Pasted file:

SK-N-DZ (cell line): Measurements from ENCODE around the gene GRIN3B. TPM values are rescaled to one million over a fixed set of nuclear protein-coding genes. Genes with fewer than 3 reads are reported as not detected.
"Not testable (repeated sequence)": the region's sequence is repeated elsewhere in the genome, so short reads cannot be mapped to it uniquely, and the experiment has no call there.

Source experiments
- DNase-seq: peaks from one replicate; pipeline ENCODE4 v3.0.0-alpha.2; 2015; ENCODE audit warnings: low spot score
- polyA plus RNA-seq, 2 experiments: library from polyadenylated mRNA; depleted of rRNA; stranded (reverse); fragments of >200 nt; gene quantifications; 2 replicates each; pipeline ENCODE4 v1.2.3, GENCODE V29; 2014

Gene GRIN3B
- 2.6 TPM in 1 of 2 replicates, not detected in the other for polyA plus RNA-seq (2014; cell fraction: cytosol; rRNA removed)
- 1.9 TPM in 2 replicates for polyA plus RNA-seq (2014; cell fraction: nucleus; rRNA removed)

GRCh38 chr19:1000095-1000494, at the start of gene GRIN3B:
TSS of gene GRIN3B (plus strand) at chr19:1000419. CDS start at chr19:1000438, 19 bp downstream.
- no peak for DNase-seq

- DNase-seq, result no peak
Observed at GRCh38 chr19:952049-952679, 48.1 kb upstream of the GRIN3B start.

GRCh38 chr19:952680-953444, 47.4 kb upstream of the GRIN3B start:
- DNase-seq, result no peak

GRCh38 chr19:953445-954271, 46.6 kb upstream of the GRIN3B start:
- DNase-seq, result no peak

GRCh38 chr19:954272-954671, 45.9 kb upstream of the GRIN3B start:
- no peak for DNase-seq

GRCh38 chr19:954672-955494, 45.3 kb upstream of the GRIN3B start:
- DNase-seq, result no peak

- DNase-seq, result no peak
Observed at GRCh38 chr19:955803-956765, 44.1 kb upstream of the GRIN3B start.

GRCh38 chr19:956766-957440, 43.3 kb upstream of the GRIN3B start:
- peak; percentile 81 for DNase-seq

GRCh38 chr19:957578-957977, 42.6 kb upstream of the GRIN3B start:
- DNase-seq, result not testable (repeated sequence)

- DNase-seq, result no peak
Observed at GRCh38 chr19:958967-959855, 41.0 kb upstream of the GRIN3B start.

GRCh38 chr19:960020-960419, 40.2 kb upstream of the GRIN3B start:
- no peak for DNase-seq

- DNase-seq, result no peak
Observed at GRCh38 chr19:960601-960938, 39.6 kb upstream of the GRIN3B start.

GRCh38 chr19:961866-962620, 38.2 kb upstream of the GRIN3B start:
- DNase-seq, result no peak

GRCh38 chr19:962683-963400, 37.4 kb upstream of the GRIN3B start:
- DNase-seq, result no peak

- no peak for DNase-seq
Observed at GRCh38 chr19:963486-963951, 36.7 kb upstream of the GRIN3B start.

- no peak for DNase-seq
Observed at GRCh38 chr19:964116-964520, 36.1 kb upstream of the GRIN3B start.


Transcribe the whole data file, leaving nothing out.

SK-N-DZ (cell line): Measurements from ENCODE around the gene GRIN3B. TPM values are rescaled to one million over a fixed set of nuclear protein-coding genes. Genes with fewer than 3 reads are reported as not detected.
"Not testable (repeated sequence)": the region's sequence is repeated elsewhere in the genome, so short reads cannot be mapped to it uniquely, and the experiment has no call there.

Source experiments
- DNase-seq: peaks from one replicate; pipeline ENCODE4 v3.0.0-alpha.2; 2015; ENCODE audit warnings: low spot score
- polyA plus RNA-seq, 2 experiments: library from polyadenylated mRNA; depleted of rRNA; stranded (reverse); fragments of >200 nt; gene quantifications; 2 replicates each; pipeline ENCODE4 v1.2.3, GENCODE V29; 2014

Gene GRIN3B
- 2.6 TPM in 1 of 2 replicates, not detected in the other for polyA plus RNA-seq (2014; cell fraction: cytosol; rRNA removed)
- 1.9 TPM in 2 replicates for polyA plus RNA-seq (2014; cell fraction: nucleus; rRNA removed)

GRCh38 chr19:1000095-1000494, at the start of gene GRIN3B:
TSS of gene GRIN3B (plus strand) at chr19:1000419. CDS start at chr19:1000438, 19 bp downstream.
- no peak for DNase-seq

- DNase-seq, result no peak
Observed at GRCh38 chr19:952049-952679, 48.1 kb upstream of the GRIN3B start.

GRCh38 chr19:952680-953444, 47.4 kb upstream of the GRIN3B start:
- DNase-seq, result no peak

GRCh38 chr19:953445-954271, 46.6 kb upstream of the GRIN3B start:
- DNase-seq, result no peak

GRCh38 chr19:954272-954671, 45.9 kb upstream of the GRIN3B start:
- no peak for DNase-seq

GRCh38 chr19:954672-955494, 45.3 kb upstream of the GRIN3B start:
- DNase-seq, result no peak

- DNase-seq, result no peak
Observed at GRCh38 chr19:955803-956765, 44.1 kb upstream of the GRIN3B start.

GRCh38 chr19:956766-957440, 43.3 kb upstream of the GRIN3B start:
- peak; percentile 81 for DNase-seq

GRCh38 chr19:957578-957977, 42.6 kb upstream of the GRIN3B start:
- DNase-seq, result not testable (repeated sequence)

- DNase-seq, result no peak
Observed at GRCh38 chr19:958967-959855, 41.0 kb upstream of the GRIN3B start.

GRCh38 chr19:960020-960419, 40.2 kb upstream of the GRIN3B start:
- no peak for DNase-seq

- DNase-seq, result no peak
Observed at GRCh38 chr19:960601-960938, 39.6 kb upstream of the GRIN3B start.

GRCh38 chr19:961866-962620, 38.2 kb upstream of the GRIN3B start:
- DNase-seq, result no peak

GRCh38 chr19:962683-963400, 37.4 kb upstream of the GRIN3B start:
- DNase-seq, result no peak

- no peak for DNase-seq
Observed at GRCh38 chr19:963486-963951, 36.7 kb upstream of the GRIN3B start.

- no peak for DNase-seq
Observed at GRCh38 chr19:964116-964520, 36.1 kb upstream of the GRIN3B start.